2. AI has yet to change businesses.

Despite the hype, the reality is that most businesses are struggling to leverage data at all, much less build machine learning models or take it one step further into AI systems. For some, it’s because they find building just one model is far more expensive and time-consuming that they planned for. However, the great majority struggle with fundamental challenges, like even organizing controlled access to data or efficient data cleaning and wrangling.

3. Successful enterprises have democratized.

 Those companies that have managed to make progress toward Enterprise AI have realized that it’s not one ML model that will make the difference; it’s thousands or hundreds. Also, that means scaling up data efforts in a big way that will require everyone at the company to be involved. Enter democratization. In August 2018, Gartner identified Democratized AI as one of the five emerging trends in their Hype Cycle for Emerging Technologies. Since then, we have seen the word “democratization” creep into the lexicon of AI-hopefuls everywhere, from the media to the board room. Also, to be sure, it’s an essential piece of the puzzle when it comes to an understanding of data science and machine learning (ML) platforms.

Is hiring Data Scientist enough to fulfil your AI and Machine learning goals?

Employing for data functions is at an all-time high. Currently in 2019, according to career listing data, a data scientist is the hottest career out there. Moreover, though statistics on Chief Data Offers (CDOs) vary, some put the figures as high as 100-fold growth in the function over the past 10 years.

Hiring data experts is a crucial element to a robust Enterprise AI strategy; however, hiring alone does not guarantee the expected outcomes, and it isn’t a factor not to invest in data science and ML platforms. For one thing, working with data scientists is costly – often excessively so – and they’re only getting more so as their need grows.

The truth is that when the intention is going from producing one ML model a year to tens, hundreds, or even thousands, a data team isn’t enough because it still leaves a big swath of employees doing day-to-day work without the capability to take advantage of data. Without democratization, the result of a Data team – even the very best one comprised of the leading data scientists – would be restricted.

As a response to this, some companies have decided to leverage their data team as sort of an internal contractor, working for lines of business or internal groups to complete projects as needed. Even with this model, the data team will need tools that allow them to scale up, working faster, reusing parts of projects where they can, and (of course) ensuring that all work is properly documented and traceable. A central data team that is contracted out can be a good short-term solution, but it tends to be a first step or stage; the longer-term model of reference is to train masses of non-data people to be data people.

Choosing the right tools for Machine Learning and AI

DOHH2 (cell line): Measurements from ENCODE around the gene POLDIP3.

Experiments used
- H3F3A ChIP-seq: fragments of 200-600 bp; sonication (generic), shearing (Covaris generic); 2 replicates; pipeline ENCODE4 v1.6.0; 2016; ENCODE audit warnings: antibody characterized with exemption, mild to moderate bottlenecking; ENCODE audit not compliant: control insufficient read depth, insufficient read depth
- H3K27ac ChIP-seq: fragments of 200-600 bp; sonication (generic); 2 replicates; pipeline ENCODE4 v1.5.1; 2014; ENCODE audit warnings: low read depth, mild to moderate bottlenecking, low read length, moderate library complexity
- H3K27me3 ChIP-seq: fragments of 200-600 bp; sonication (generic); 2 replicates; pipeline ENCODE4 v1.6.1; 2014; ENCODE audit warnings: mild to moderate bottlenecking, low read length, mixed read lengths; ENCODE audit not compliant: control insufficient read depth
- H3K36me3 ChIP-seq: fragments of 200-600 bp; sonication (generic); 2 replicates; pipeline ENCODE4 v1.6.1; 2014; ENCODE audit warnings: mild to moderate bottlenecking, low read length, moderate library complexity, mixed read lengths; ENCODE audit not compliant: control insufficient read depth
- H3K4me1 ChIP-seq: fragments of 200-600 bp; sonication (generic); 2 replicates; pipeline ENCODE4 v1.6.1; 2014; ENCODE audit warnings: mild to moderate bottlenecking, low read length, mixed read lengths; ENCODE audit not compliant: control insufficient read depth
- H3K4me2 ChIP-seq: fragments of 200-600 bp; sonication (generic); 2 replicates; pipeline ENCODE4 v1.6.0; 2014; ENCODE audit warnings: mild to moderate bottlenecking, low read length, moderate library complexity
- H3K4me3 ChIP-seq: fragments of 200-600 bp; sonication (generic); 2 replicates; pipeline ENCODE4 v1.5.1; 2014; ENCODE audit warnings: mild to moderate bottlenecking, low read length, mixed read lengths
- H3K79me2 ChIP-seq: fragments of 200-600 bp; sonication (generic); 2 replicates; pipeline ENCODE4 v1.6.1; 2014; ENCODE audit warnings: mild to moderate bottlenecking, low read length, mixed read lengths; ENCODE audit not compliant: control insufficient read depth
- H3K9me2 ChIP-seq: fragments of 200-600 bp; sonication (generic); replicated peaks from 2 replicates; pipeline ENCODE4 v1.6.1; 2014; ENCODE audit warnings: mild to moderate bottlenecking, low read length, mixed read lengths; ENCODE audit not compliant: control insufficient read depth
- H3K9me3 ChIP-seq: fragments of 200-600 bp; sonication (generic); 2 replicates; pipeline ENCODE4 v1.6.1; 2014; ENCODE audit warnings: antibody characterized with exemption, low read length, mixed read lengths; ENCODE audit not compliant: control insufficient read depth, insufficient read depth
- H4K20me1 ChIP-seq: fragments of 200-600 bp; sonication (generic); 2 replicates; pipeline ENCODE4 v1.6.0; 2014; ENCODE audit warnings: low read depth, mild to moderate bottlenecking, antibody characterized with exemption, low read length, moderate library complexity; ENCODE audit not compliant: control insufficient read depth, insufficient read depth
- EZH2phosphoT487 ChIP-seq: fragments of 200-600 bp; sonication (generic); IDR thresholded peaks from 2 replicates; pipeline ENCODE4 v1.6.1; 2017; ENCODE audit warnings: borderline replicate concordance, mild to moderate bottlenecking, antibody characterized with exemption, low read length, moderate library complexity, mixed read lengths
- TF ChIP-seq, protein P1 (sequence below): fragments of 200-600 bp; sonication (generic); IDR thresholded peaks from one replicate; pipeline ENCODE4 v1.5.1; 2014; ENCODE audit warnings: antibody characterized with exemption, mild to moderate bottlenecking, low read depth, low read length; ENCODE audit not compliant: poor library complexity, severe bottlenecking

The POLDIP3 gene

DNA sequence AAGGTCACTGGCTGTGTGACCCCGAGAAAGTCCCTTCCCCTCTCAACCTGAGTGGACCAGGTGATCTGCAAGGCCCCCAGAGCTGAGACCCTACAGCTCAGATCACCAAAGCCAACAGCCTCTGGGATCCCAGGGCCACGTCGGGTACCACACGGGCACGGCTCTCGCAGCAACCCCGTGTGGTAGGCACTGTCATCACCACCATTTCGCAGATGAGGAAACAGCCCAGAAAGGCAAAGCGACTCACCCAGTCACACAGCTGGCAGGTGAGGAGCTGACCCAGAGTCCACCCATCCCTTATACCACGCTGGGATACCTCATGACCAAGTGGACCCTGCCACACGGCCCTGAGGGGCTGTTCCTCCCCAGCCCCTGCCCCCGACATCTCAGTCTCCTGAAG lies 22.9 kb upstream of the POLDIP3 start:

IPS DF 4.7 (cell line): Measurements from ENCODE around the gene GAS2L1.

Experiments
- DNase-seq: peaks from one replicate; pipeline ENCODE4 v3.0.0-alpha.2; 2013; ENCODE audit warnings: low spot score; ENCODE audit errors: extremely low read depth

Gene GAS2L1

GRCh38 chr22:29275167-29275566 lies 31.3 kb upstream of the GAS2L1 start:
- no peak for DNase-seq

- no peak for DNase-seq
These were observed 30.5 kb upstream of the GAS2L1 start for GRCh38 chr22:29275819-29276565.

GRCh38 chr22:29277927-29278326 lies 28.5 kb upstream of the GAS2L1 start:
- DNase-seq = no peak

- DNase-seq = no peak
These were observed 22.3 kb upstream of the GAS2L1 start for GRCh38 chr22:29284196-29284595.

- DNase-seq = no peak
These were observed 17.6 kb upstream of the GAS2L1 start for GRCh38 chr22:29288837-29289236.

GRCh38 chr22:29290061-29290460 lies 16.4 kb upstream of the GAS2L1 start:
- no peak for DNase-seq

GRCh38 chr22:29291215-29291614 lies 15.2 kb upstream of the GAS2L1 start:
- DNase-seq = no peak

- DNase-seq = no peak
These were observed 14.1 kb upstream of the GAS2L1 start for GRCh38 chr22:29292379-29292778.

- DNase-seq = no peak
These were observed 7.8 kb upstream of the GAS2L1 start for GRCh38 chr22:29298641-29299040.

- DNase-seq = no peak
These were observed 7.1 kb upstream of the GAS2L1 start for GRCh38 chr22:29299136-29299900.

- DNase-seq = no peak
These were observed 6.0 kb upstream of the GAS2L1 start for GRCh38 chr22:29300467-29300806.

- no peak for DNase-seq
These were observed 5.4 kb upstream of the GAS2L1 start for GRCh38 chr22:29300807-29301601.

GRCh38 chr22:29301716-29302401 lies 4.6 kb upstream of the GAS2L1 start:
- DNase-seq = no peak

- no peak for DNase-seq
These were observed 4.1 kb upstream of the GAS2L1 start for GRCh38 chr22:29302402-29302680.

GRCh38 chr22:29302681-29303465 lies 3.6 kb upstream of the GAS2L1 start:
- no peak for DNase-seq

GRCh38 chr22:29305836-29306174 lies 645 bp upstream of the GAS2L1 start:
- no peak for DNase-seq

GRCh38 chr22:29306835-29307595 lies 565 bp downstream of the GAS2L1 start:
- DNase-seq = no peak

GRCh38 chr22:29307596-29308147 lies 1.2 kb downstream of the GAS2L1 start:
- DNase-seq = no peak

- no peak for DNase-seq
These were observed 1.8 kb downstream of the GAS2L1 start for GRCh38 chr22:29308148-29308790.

Opens Source – critical, but not always giving what you need

In order to be on the bleeding edge of technological developments, using open source makes it easier to onboard a team and hire. Not only are data scientists interested in growing their skills with the technologies that will be the most used in the future, but also there is less of a learning curve if they can continue to work with tools they know and love instead of being forced to learn an entirely different system. It’s important to remember, that keeping up with that rapid pace of change is difficult for big-sized corporations.
The latest innovations are usually highly technical, so without some packaging or abstraction layers that make the innovations more accessible, it’s challenging to keep everybody in the organization on board and working together.
A business might technically adopt the open source tool, but only a small number of people will be able to work with it. Not to mention that governance can be a considerable challenge if everyone is working with open source tools on their local machines without a way to have work centrally accessible and auditable.
Data science and ML platforms have the advantage of being usable right out of the box so that teams can start analyzing data from the first day. Sometimes, with open source tools (mostly R and Python), you need to assemble a lot of the parts by hand, and as anyone who’s ever done a DIY project can attest to, it’s often much more comfortable in theory than in practice. Choosing a data science and ML platform wisely (meaning one that is flexible and allows for the incorporation and continued use of open source) can allow the best of both worlds in the enterprise: cutting-edge open source technology and accessible, governable, control over data projects.

What should Machine Learning and AI platforms provide?

Data science and ML platforms allow for the scalability, flexibility,
and control required to thrive in the era of Machine Learning and AI because they provide a framework for:

  • Data governance: Clear workflows and a method for group
    leaders to monitor those workflows and data jobs.
  • Efficiency: Finding little methods to save time throughout the data-to-insights process gets business to organization value much faster.
  • Automation: A specific type of performance is the growing field
    of AutoML, which is broadening to automation throughout the data pipeline to ease inefficiencies and maximize personal time.